LOS ANGELES (CNS) - The stretch of the Santa Monica (10) Freeway in downtown Los Angeles that has been closed since a Nov. 11 arson fire damaged it was reopened in both directions and commuters will be able to drive on it Monday, the California Highway Patrol reported.
The eastbound lanes reopened at 5:36 p.m. Sunday and the westbound lanes at 6:56 p.m., CHP Officer Stephan Brandt told City News Service.
Meanwhile, workers are continuing their repair work under the freeway, Brandt said. The surprise reopening comes two days before the scheduled reopening was planned.
"Traffic is now flowing on five lanes in each direction between Alameda Street and the East Los Angeles interchange, ahead of [Monday] morning's commute and before the Thanksgiving holiday, reducing the disruption to Los Angeles commuters," said a Sunday night statement from Gov. Gavin Newsom's office.
However, the statement continued, "As repairs continue over the coming months, the public should expect some temporary closures on occasional weekends and overnight, along with intermittent lane closures."
All eastbound on and off ramps on the freeway are open Monday. The westbound Alameda exit and 8th Street on ramp to the westbound 10 Freeway will be closed Monday.
Los Angeles Mayor Karen Bass said in an update Monday the freeway will be continuously monitored to ensure it remains safe for commuters. Manuel daily surveys will be conducted to monitor any structural shifts or movements.
Standing on the still-closed freeway, Bass, Gov. Newsom, Sen. Alex Padilla and Vice President Kamala Harris told reporters at a Sunday morning news conference that workers should be praised for completing much of the work several days ahead of schedule and hailing the cooperation of government officials at all levels.
"This is a great day in our city, and I think it is a wonderful example of how and why we got this job done," Bass said. "First and foremost, the workforce that worked 24 hours a day, seven days a week. The numbers of workers on the site here, who doubled and tripled as everyone came together, showing the unity from the White House to the governor, to our senator, all of us standing together to make sure that this got done."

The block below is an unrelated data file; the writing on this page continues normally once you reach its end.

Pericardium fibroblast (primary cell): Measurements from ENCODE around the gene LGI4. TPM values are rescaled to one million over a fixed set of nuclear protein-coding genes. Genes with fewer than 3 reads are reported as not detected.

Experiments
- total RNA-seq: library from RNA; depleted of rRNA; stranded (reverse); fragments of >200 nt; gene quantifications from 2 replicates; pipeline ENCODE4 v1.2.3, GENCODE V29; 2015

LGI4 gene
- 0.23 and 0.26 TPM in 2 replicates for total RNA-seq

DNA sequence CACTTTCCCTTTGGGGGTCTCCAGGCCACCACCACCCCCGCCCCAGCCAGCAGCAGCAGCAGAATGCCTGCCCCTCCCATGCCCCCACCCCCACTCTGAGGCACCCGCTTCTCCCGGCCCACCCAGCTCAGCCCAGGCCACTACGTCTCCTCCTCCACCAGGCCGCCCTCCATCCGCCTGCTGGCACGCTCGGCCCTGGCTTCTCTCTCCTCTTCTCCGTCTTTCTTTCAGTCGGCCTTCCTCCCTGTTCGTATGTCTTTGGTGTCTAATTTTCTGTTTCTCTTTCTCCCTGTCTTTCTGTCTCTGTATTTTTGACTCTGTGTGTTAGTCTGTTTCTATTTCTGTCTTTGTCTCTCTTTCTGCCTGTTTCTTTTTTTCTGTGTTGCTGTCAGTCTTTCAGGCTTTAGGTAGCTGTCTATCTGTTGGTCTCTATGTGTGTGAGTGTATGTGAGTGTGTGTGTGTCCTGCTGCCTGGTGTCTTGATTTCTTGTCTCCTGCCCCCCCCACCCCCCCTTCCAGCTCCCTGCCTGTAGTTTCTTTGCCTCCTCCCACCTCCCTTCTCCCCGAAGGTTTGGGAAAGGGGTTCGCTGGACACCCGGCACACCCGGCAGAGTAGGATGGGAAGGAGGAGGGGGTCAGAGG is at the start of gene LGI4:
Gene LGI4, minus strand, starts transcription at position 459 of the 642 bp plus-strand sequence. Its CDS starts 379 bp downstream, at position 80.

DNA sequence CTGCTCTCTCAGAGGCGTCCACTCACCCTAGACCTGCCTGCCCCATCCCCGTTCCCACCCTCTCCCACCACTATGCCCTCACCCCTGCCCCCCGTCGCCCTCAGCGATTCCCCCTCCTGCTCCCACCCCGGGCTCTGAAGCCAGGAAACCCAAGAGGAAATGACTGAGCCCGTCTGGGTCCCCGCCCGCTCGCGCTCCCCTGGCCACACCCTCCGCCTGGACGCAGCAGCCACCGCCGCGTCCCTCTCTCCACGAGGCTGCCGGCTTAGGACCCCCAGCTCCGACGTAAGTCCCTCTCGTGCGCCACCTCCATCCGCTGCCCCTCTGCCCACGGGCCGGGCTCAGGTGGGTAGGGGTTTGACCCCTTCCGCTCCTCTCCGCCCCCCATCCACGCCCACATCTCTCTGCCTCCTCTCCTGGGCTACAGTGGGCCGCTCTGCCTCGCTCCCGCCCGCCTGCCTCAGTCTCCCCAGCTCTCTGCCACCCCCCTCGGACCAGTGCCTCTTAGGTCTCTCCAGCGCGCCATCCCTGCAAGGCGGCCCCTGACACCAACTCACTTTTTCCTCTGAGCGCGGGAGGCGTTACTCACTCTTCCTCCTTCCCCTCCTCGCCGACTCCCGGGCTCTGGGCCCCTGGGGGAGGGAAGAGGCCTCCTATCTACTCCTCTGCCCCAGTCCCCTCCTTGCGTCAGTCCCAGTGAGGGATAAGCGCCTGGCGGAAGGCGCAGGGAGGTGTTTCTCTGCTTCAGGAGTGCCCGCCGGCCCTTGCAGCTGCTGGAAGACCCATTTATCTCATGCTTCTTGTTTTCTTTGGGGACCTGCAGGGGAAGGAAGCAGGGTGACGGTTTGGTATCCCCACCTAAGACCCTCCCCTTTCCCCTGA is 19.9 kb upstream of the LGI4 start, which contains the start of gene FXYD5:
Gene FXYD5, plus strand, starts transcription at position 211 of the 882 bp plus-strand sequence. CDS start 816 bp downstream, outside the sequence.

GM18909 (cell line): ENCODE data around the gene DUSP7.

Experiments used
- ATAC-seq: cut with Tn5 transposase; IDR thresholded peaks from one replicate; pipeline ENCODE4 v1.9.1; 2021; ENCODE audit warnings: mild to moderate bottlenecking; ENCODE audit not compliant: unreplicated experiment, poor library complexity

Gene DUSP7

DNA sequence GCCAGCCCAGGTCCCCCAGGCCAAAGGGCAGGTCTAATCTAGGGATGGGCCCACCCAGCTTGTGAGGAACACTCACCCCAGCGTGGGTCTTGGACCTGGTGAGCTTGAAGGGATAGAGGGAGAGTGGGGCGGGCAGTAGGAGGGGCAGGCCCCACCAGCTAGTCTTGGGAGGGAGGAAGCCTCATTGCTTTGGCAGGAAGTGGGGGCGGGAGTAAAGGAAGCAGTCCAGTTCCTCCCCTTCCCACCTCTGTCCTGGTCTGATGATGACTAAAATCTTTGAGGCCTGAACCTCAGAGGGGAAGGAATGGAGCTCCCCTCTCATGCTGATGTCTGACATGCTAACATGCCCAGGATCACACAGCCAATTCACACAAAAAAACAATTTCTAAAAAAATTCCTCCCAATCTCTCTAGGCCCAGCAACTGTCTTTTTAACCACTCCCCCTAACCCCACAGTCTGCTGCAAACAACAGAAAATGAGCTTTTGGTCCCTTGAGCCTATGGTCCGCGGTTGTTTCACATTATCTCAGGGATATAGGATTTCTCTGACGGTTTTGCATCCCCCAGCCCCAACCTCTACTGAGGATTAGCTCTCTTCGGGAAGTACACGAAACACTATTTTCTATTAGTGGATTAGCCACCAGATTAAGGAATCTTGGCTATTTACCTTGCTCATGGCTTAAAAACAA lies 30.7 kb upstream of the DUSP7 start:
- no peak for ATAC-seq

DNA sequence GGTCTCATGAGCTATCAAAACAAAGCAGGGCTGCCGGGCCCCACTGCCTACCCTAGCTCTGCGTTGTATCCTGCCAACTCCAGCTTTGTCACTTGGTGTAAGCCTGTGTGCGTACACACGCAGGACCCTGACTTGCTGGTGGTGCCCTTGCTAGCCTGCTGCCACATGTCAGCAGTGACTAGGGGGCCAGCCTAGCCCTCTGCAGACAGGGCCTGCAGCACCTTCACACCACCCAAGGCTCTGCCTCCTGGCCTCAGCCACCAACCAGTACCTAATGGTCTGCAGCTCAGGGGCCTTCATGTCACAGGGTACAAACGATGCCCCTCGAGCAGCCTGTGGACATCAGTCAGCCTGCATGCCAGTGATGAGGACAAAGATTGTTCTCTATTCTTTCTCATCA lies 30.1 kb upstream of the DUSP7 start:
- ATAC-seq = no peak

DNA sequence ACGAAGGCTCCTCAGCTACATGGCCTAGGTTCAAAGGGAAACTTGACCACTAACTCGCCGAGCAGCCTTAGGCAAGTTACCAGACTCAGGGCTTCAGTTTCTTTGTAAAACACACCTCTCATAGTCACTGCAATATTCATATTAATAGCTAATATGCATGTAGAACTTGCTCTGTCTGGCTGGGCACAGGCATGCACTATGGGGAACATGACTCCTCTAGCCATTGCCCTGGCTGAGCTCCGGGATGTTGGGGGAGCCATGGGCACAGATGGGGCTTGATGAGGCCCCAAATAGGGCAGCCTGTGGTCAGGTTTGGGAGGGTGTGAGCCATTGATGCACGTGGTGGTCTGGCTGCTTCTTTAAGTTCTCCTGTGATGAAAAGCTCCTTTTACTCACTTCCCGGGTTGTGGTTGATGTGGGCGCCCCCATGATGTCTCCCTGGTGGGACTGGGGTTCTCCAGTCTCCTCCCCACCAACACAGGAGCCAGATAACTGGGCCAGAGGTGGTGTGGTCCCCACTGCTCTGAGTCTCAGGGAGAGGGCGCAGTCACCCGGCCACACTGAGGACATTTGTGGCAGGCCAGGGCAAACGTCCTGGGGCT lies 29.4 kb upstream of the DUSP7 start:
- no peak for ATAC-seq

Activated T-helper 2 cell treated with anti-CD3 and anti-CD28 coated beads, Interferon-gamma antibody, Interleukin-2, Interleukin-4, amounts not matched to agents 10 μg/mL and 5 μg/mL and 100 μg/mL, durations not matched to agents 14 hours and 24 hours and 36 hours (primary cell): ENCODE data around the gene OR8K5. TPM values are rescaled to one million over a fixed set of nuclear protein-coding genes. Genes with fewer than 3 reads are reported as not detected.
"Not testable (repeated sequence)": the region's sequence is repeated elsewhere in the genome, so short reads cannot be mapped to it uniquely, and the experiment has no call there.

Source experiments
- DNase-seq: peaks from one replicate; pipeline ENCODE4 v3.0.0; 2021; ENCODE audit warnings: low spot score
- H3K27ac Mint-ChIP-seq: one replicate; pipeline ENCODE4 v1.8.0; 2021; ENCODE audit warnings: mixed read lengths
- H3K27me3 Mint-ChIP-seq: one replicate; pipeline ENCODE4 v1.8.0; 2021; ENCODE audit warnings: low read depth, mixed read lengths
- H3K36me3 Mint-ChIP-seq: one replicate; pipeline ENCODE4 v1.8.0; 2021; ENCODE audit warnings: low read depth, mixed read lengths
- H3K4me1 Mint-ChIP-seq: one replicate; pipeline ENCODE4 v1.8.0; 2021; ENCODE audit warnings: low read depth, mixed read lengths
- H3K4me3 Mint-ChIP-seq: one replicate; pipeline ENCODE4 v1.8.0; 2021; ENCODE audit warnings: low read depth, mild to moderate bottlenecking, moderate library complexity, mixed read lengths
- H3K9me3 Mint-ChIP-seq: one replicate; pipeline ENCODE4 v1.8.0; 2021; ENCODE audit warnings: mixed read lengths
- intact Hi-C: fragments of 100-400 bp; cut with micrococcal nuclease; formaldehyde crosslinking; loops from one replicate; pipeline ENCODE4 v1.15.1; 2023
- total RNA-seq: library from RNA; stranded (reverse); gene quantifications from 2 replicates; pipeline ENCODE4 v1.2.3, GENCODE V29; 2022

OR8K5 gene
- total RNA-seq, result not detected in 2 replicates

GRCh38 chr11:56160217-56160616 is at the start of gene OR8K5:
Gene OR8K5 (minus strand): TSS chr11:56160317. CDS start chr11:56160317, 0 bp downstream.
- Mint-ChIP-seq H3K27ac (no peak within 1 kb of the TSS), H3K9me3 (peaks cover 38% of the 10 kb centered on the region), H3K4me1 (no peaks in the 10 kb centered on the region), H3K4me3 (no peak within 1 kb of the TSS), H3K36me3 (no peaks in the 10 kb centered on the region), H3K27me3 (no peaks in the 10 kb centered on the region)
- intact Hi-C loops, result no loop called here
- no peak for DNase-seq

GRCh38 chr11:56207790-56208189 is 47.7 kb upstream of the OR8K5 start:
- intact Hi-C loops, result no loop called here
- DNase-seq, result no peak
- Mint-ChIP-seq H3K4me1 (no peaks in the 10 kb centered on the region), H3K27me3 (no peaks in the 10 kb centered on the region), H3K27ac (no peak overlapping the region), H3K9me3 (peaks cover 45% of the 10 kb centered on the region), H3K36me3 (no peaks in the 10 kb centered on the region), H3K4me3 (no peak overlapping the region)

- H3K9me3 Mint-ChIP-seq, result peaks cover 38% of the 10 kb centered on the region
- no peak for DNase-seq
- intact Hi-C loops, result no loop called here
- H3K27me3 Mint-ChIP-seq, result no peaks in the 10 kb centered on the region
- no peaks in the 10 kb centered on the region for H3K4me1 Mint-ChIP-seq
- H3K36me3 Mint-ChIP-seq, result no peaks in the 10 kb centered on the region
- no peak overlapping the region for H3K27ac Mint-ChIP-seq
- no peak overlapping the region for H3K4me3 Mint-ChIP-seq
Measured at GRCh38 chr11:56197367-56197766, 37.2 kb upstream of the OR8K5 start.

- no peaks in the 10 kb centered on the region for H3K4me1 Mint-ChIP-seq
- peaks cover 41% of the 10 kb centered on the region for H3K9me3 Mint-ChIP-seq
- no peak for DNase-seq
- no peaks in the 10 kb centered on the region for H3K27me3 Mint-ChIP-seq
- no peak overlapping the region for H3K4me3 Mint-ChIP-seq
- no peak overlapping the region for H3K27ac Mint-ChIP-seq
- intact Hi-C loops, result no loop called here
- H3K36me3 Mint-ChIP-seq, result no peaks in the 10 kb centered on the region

Padilla said Angelenos "don't have to wait for Thursday to give thanks for the opening -- before the Thanksgiving holiday -- of the I-10 Freeway, for folks who are working this week, folks who'll be traveling for the Thanksgiving holiday, and to give thanks to all the workers who made this possible. We can't thank them enough."
California's senior Democratic senator said that although officials don't yet know the final price tag for the repairs, the entire cost will be covered by federal funds, "thanks to the bipartisan infrastructure law that was passed and signed a couple of years ago."
Padilla estimated that the cost would be in the $3 million range, and Newsom later said it was "in the low millions."
Newsom praised the workers and contracting company and said 10,000 hours of labor went into the effort to get the freeway open in eight days.
"It was a week or so ago that we were here, not knowing if we would be here at this moment announcing the reopening for six more months. We were talking about replacing this structure, we were talking about this historic fire that took out about roughly 100 columns -- four or five particularly severely -- we were talking about replacing a large portion of this freeway," Newsom said.
"You can be assured of one thing: Safety first ... it wasn't just speed that we were after, we wanted to make sure this thing was safe," the governor added.
Newsom said permanent fixes to the freeway would occur over several weeks or months and would require "episodic closures," but those are not expected to significantly impact the daily commute. He added that the Alameda ramp would not open Monday, and Lawrence Street would remain closed between 10th and 14 streets.
In the aftermath of last weekend's fire, after results from initial testing came back, Newsom had initially estimated that the freeway would reopen in three to five weeks, while expressing the hope that workers might beat that deadline.
State officials said Wednesday that contractors had removed all of the debris and hazardous materials from beneath the damaged freeway stretch. Caltrans officials said about 264,000 cubic feet of material was removed, enough to fill four Olympic-size swimming pools. More than two dozen burned vehicles were also removed from the area.
That work was completed two days ahead of schedule.
There are more than 250 people working at the jobsite on 12-hour shifts, 24 hours a day, seven days a week, officials said.
Harris called the project "extraordinary," said it was the function of workers on the ground who "understood what closure of the 10 would mean to folks on a daily basis, and their commitment as public servants, as union members, to get this thing done. We can give the fancy speeches all day long, but we're able to stand here and do this because they did this work on the ground."